Renowned scholar and former Chief of Staff, Government House, Delta State, Professor Gabriel Godini Darah, has challenged governors of the Niger Delta states to revive the struggle for resource control and fiscal federalism.
Darah also asked members of the state Houses of Assembly and the National Assembly from the region to join forces with the governors to rekindle the agitation for resource control and self-determination.
The scholar, a professor of English at the Delta State University, Abraka, noted that the last time governors of the region actively engaged the Federal Government over issues of fiscal federalism and resource control was between 1999 and 2003.
He spoke on Thursday in Yenagoa as a guest lecturer at a public lecture with the theme, “Federalism and Development in Nigeria”, organised by the Bayelsa State Government as part of activities for the funeral rites of the late former governor of the state, Diepreye Alamieyeseigha.
“Niger Delta governors and legislators must come together and revive the resource control struggle like it used to be during the time of Alamieyeseigha as governor of Bayelsa”, he said.
The former Chairman, Editorial Board of The Guardian Newspapers asserted that it was only through the struggle that the Niger Delta minorities had been accorded recognition in the Nigerian state.
Godini Darah stated that despite the impeachment of Alamieyeseigha as governor, the struggle for resource control over the years had changed the colour of politics in Nigeria in favour of the minorities.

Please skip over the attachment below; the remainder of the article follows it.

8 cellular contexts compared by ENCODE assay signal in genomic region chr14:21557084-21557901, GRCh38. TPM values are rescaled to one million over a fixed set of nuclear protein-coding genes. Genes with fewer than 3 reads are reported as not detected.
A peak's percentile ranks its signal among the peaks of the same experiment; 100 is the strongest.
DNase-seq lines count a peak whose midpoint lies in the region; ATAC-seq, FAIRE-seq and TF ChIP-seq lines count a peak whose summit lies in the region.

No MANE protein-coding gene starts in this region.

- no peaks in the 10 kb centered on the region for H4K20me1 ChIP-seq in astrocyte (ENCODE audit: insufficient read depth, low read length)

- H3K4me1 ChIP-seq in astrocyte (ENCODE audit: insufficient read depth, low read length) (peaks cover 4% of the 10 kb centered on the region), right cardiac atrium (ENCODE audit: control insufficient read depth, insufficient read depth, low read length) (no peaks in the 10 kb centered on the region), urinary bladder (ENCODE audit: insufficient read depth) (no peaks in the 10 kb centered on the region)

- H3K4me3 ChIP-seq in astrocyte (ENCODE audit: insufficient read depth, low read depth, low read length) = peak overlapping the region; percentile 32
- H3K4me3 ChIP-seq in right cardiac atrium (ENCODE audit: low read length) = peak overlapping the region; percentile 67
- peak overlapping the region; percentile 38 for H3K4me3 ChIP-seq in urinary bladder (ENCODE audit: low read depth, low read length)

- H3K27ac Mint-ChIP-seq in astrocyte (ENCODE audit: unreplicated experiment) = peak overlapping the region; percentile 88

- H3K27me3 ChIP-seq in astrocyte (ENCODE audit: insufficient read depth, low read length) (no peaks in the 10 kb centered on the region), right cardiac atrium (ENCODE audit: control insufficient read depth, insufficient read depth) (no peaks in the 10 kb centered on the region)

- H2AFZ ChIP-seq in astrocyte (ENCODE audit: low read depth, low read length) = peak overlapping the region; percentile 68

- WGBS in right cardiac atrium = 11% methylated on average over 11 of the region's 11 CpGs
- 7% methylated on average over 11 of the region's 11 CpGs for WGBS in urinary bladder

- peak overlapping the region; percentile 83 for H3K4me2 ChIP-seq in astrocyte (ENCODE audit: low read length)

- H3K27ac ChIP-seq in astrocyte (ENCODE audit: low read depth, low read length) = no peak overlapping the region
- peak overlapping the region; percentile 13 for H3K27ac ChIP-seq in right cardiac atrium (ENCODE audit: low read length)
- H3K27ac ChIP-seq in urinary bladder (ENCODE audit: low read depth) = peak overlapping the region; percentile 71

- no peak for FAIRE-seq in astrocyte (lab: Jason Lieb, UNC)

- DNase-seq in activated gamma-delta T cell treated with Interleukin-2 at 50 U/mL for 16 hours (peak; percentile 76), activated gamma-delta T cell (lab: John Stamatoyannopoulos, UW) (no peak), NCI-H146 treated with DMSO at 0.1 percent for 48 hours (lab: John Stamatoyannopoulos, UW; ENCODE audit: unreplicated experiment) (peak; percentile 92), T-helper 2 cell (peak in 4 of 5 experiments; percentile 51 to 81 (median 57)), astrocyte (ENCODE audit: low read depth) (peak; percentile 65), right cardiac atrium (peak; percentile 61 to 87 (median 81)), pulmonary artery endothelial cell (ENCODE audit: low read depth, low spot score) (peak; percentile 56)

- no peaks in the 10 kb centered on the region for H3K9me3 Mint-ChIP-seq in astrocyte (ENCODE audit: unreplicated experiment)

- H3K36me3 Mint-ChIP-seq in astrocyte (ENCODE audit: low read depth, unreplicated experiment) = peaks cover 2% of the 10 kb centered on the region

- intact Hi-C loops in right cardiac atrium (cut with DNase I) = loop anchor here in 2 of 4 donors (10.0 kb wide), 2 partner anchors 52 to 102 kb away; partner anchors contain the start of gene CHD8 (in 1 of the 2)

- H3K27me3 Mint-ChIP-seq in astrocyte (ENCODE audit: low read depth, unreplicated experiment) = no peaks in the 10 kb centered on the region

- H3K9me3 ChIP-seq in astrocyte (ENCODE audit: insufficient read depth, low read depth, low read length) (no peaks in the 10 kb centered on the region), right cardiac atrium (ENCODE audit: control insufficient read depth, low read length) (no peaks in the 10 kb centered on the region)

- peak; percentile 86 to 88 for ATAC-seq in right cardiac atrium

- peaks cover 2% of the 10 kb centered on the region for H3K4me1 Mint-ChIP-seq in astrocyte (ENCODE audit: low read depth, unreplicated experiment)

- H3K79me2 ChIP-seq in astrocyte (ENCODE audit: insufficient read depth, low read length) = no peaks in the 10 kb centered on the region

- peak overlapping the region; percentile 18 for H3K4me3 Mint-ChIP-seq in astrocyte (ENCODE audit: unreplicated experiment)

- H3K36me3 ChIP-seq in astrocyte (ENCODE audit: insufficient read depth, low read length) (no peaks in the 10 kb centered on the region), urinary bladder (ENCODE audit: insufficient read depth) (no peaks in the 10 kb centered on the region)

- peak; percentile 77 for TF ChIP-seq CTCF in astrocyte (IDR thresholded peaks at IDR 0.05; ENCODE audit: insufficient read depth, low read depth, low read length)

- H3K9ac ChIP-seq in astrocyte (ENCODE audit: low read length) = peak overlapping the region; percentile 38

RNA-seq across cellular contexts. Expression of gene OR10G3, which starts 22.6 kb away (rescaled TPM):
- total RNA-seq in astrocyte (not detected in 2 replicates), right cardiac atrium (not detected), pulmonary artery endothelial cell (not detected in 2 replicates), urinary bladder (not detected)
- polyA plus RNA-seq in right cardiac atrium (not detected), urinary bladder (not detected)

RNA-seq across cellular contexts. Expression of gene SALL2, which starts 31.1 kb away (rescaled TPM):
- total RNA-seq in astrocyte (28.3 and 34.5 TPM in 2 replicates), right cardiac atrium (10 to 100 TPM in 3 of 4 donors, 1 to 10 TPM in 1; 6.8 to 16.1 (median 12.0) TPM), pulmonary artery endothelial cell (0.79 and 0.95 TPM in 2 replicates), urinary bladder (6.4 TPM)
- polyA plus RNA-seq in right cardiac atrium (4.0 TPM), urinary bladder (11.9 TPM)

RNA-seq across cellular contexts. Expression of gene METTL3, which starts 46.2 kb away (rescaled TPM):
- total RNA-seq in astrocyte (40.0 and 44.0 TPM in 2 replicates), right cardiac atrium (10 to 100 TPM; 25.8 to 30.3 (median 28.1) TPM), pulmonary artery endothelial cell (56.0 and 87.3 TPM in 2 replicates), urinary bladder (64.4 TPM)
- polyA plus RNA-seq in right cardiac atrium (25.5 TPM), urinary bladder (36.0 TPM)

According to Darah, one of the greatest concessions the agitation for resource control brought to the region was the ascendancy of the Presidency by former President Goodluck Jonathan.
The struggle for resource control has transformed politics in Nigeria. The struggle has also influenced government in many ways, the impeachment of Alamieyeseigha notwithstanding.
“The biggest gain of our struggle was the influence it had on the PDP in 2007 when Dr. Goodluck Jonathan emerged as Vice President. We are the only minority that has produced a president,” he stressed.
He extolled the leadership qualities of Alamieyeseigha and described him as “the Moses of the Ijaw nation”.
Darah said it was on record that he mobilised governors of the region to push for fiscal federalism, resource control and self-determination after the country returned to civilian government in 1999.
The guest lecturer urged the Federal Government to realize that the practice of federalism would lead to the rapid development of the nation.
Darah said federalism was suitable for, and favoured the country before the military incursion in 1966 which truncated federalism and the stability and prosperity of the regions.
According to him, the current unitary structure of the Federal Government has placed the burden of the nation’s well-being on a few states only namely, Abia, Akwa Ibom, Bayelsa, Cross River, Delta, Edo, Imo, Ondo and Rivers.